Bloodworth also outlined Amazon’s penalty points system – he said that racking up six points for issues like unexplained absences could lead to disciplinary proceedings and dismissal.
A separate investigation by The Times in 2016 similarly found that Amazon workers were penalized for taking sick days.
Bloodworth said he received a point after telling his manager he needed a sick day, despite giving more than the required one hour’s notice and being able to provide a note.
“It’s the sheer oppressiveness of management regime there,” he said. “It’s the most oppressive place I had ever worked, easily.”
In a lengthy statement to Business Insider, Amazon pushed back on Bloodworth’s descriptions of the work environment at its warehouses. Amazon also said that it no longer has a “points-based attendance policy” and that it coaches people who aren’t hitting their productivity targets fast enough.
Here’s the full statement from Amazon:
“Amazon provides a safe and positive workplace for thousands of people across the UK with competitive pay and benefits from day one. We are committed to treating every one of our associates with dignity and respect. We don’t recognise these allegations as an accurate portrayal of activities in our buildings.
“We have a focus on ensuring we provide a great environment for all our employees and last month Amazon was named by LinkedIn as the 7th most sought-after place to work in the UK and ranked first place in the US. Amazon also offers public tours of its fulfillment centres so customers can see first-hand what happens after they click ‘buy’ on Amazon.
“Amazon has a range of initiatives to support our people if they become ill at home or at work and we recently extended these to include improved on-site support. We recognize that there are times someone cannot come to work, even if they want to. If someone is ill, we want to help them get back to work when they are fit to do so. We no longer have a points-based attendance policy – we changed it following feedback from out our associates. If someone is sick, we will have a conversation with them to understand their own individual circumstances. We completely support our people, and use proper discretion when applying our absence policy.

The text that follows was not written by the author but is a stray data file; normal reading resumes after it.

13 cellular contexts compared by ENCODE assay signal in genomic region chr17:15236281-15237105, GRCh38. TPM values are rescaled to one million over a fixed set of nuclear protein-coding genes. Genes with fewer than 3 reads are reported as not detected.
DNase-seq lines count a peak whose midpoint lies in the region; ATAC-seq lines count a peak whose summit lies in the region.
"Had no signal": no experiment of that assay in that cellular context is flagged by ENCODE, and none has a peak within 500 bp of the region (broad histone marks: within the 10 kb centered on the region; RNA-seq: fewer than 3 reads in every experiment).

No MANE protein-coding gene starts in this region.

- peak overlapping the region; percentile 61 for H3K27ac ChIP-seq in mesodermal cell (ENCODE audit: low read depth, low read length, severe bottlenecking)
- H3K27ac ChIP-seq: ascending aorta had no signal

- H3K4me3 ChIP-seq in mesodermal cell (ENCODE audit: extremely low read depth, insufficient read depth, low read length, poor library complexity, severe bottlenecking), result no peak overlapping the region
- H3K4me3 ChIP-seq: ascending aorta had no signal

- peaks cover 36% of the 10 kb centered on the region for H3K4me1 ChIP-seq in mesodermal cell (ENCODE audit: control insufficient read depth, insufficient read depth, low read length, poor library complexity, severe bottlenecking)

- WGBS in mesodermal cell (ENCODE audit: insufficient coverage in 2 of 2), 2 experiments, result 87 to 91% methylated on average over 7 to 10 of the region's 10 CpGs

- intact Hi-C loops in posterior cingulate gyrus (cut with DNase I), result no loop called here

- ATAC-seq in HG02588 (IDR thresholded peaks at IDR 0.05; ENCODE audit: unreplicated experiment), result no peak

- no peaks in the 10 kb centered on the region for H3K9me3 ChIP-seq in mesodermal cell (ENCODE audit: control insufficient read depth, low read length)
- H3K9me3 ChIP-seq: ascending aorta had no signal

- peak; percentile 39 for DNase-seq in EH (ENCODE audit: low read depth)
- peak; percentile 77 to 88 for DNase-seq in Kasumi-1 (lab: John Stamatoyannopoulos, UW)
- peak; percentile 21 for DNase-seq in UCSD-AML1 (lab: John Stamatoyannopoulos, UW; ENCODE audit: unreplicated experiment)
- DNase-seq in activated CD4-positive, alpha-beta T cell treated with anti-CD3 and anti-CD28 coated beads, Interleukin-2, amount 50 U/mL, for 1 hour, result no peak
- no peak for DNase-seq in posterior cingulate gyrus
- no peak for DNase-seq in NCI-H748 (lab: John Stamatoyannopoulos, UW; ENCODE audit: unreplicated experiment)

“As with nearly all companies, we expect a certain level of performance from our associates and we continue to set productivity targets objectively, based on previous performance levels achieved by our workforce. Associate performance is measured and evaluated over a long period of time as we know that a variety of things could impact the ability to meet expectations in any given day or hour. We support people who are not performing to the levels expected with dedicated coaching to help them improve.
“Amazon ensures all of its associates have easy access to toilet facilities which are just a short walk from where they are working. Associates are allowed to use the toilet whenever needed. We do not monitor toilet breaks
“The pay rate for permanent Amazon’s fulfillment centre employees in the UK increases over their first two years of employment, after which time all employees earn £8.35 an hour and above. All permanent Amazon fulfillment centre employees are given stock grants, which over the last five years were on average equal to £1,000 or more per year per person. Employees are offered a comprehensive benefits package, including private medical insurance, life assurance, income protection, subsidised meals and an employee discount, which combined are worth more than £700 annually, as well as a company pension plan.
“Amazon also offers employees an innovative programme called Career Choice that provides funding for adult education, offering to pre-pay 95% of tuition and associated fees for nationally recognised courses, up to £8,000 over four years.”